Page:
In each of the above experimentally making examples, silica is used as a viscosity-increasing agent. However, the present invention is not to be limited to it. Even with any single one or any mixture of oxide powders of aluminum, titanium and magnesium, the same result is obtained. However, what is important to the viscosity-increasing agent is its added amount which must be 0.01 to 4.0% by weight to the sulfuric acid electrolyte. That is to say, when it is less than 0.01% by weight, there will be no effect at all and, when it is more than 4.0% by weight, the viscosity will be so high that not only the pouring will be difficult and the discharge capacity will reduce but also the internal resistance of the battery will unnecessarily increase and the discharge voltage characteristic will decrease as evident in the light of Table 1. By the way, when the specific surface area of the viscosity-increasing agent is larger than 200 m2 /g, with a smaller added amount, a larger effect will be obtained and therefore it will be preferable.

The separator to be used in the present invention is formed of glass fibers in which glass fibers of a diameter not thicker than 1.0 micron are the most, glass fibers of a diameter thicker than 1.0 micron are present as mixed and more preferably glass fibers having a diameter of 10 to 20 microns are present as mixed, is high in the mechanical strength, is easy to assemble and is therefore most suitable. In such case, the separator formed by merely entangling glass fibers without using any binder between the fibers will not stain the negative plate, will obtain a high gas recombination rate and will be preferable.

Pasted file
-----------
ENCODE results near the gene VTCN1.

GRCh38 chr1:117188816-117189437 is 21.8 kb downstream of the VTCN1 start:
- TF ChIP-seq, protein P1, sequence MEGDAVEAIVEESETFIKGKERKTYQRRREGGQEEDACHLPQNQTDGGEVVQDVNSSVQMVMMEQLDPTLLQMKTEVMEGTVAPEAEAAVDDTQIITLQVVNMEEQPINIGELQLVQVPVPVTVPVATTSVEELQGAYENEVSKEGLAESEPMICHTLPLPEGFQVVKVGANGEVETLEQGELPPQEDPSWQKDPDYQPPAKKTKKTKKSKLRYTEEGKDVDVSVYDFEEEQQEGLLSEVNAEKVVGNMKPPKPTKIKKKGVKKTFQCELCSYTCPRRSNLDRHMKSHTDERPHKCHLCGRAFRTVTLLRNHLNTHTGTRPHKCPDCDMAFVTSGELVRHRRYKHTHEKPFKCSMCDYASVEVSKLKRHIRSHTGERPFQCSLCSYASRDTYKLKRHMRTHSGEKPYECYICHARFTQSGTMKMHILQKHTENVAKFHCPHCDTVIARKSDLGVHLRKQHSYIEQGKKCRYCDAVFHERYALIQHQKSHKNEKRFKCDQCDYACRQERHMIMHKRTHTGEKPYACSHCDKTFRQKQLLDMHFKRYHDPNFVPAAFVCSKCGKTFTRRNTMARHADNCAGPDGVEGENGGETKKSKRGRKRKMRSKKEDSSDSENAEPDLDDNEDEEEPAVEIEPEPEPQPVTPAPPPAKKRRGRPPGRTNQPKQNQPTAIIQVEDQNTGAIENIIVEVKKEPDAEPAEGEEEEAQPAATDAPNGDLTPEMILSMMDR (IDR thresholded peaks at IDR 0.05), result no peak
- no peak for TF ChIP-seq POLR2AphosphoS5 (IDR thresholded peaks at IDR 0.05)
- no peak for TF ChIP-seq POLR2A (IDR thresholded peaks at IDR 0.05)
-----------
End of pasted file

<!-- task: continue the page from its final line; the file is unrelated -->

In the method of adding the viscosity-increasing agent to the electrolyte, when the agent is added to the sulfuric acid electrolyte in advance as in the previous experiment examples, the resulting process will not be different at all from the conventional process, a cheap sealed lead-acid battery will be obtained and it will be desirable. Otherwise, the viscosity-increasing agent may be arranged in the peripheral part of the plate group before the electrolyte is poured in and then the sulfuric acid electrolyte may be poured in.